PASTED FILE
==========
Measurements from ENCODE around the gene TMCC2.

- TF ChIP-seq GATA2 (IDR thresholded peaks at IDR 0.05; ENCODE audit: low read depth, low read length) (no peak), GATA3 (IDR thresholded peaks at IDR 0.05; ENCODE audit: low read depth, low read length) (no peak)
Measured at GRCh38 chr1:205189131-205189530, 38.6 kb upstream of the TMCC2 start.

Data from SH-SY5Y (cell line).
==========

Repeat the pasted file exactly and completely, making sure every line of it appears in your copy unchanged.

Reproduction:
Measurements from ENCODE around the gene TMCC2.

- TF ChIP-seq GATA2 (IDR thresholded peaks at IDR 0.05; ENCODE audit: low read depth, low read length) (no peak), GATA3 (IDR thresholded peaks at IDR 0.05; ENCODE audit: low read depth, low read length) (no peak)
Measured at GRCh38 chr1:205189131-205189530, 38.6 kb upstream of the TMCC2 start.

Data from SH-SY5Y (cell line).